If you haven’t heard the buzz, the Netflix mini-series “13 Reasons Why” has taken over many conversations in the educational community. Based on the book by Jay Asher, it focuses on high schoolers (set in today’s educational environment) with the usual cliques (cool kids, preppies, honors kids, jocks, band kids, and…). A student at their school, Hannah, takes her own life, and another student, Clay, returns home from school to find that he has received a package in the mail containing seven double-sided cassette tapes from Hannah, each tape detailing an incident and a person that played into why she killed herself. They had been sent to several others before arriving at Clay’s door. There were 13 parts on Netflix, and, after watching each segment, I had a nasty knot in my stomach. Some knots were from my own awkward high-school experiences; others were from the blatant evil that today’s students can be subjected to or can utilize.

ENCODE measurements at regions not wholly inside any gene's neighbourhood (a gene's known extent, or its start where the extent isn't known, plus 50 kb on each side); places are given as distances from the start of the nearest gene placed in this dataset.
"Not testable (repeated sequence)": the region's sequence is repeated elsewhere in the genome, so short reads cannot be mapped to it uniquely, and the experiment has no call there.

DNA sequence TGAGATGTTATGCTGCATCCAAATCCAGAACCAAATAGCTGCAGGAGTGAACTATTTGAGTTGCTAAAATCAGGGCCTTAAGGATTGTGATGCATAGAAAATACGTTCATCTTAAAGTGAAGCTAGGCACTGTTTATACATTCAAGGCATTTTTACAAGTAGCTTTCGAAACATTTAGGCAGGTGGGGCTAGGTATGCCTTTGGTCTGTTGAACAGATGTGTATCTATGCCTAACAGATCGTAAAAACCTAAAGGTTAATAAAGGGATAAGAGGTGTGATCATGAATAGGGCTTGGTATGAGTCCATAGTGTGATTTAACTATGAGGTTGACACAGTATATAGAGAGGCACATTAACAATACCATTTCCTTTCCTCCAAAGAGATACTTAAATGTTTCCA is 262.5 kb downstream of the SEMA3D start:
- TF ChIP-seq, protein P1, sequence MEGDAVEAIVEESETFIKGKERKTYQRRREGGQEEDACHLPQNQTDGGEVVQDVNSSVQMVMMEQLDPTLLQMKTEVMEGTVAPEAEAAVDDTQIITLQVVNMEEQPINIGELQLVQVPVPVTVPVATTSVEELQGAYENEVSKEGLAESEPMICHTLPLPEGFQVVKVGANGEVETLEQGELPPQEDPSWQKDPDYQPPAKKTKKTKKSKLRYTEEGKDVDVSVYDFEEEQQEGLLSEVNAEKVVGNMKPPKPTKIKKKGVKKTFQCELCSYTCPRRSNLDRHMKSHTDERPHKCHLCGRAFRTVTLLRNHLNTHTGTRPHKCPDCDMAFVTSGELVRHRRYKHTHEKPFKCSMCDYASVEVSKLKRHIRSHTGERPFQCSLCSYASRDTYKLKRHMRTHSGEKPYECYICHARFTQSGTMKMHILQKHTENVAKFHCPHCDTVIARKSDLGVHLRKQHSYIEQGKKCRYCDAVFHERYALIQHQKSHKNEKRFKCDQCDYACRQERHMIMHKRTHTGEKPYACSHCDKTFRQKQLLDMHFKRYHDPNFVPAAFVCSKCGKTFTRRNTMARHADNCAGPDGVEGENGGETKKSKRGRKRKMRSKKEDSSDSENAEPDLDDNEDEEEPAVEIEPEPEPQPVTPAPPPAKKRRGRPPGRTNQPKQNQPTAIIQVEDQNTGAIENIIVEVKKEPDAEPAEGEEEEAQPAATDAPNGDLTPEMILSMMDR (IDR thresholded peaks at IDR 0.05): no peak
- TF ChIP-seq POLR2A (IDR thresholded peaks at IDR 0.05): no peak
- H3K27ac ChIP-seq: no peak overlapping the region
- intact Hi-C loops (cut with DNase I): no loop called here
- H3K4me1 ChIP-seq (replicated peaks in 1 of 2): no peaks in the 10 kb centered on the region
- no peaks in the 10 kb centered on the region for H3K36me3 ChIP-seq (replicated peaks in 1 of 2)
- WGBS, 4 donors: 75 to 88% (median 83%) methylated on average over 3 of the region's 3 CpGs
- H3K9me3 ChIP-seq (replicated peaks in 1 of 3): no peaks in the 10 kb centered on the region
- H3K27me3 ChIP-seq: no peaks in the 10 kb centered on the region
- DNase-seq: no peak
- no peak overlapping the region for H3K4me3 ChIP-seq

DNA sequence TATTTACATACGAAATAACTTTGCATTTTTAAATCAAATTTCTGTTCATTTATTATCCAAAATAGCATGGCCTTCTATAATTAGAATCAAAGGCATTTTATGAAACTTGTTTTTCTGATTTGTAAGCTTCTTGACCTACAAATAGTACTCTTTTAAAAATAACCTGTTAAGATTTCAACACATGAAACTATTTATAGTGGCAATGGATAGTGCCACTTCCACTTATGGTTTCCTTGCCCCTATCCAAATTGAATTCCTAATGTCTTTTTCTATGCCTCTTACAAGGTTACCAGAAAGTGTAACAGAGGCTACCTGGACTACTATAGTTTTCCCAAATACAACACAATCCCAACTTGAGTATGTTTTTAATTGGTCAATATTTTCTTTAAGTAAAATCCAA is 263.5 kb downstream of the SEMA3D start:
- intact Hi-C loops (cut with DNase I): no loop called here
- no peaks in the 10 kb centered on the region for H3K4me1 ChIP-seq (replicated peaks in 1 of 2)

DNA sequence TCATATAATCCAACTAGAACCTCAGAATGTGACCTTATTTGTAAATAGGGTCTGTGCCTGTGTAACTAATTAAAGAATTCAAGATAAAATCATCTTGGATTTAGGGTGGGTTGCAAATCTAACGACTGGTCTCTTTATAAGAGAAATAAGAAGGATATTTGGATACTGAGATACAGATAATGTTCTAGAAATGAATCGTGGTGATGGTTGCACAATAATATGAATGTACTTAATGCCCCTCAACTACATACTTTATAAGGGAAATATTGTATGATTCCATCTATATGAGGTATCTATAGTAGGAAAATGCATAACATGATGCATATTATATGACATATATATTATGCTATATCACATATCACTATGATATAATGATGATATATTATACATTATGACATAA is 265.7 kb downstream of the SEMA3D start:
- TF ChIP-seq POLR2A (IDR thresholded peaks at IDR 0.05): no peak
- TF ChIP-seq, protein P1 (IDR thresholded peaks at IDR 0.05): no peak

I don’t want to give away the entire story, but it starts with an incident that I blogged about last spring. (On a side note, that post gained a bit of traction when someone became completely paranoid and thought he/she was the only one who received it. This is not sexual harassment; this is educational information.) Hannah has a picture taken of her with a boy on a “date” which is seen by the boy’s friend and taken completely out of context. His friend grabs the phone and then sends the picture out to an entire class, which eventually makes it around the entire school.
Topics include the aforementioned body shaming, rape, sexual assault, cover-ups, and societal acceptance–the daily grind of what high-school life is today. High school is an interesting navigation as is. Throw in today’s technology, and you have a whole new world–a world where previous generations can’t even begin to fathom what is happening in school anymore. It’s no longer passing notes and settling the score at the flagpole over some stolen milk money.
Teen suicide is the second largest cause of death in the US. For every teen who commits suicide, at least six others are thinking about following that same path. Despite such a terrible statistic, conversations are happening every single day about getting people the help they need. While the series has launched a multitude of proactive stances and resources, it has also caused some copy-cat incidents and some concerns from mental health experts.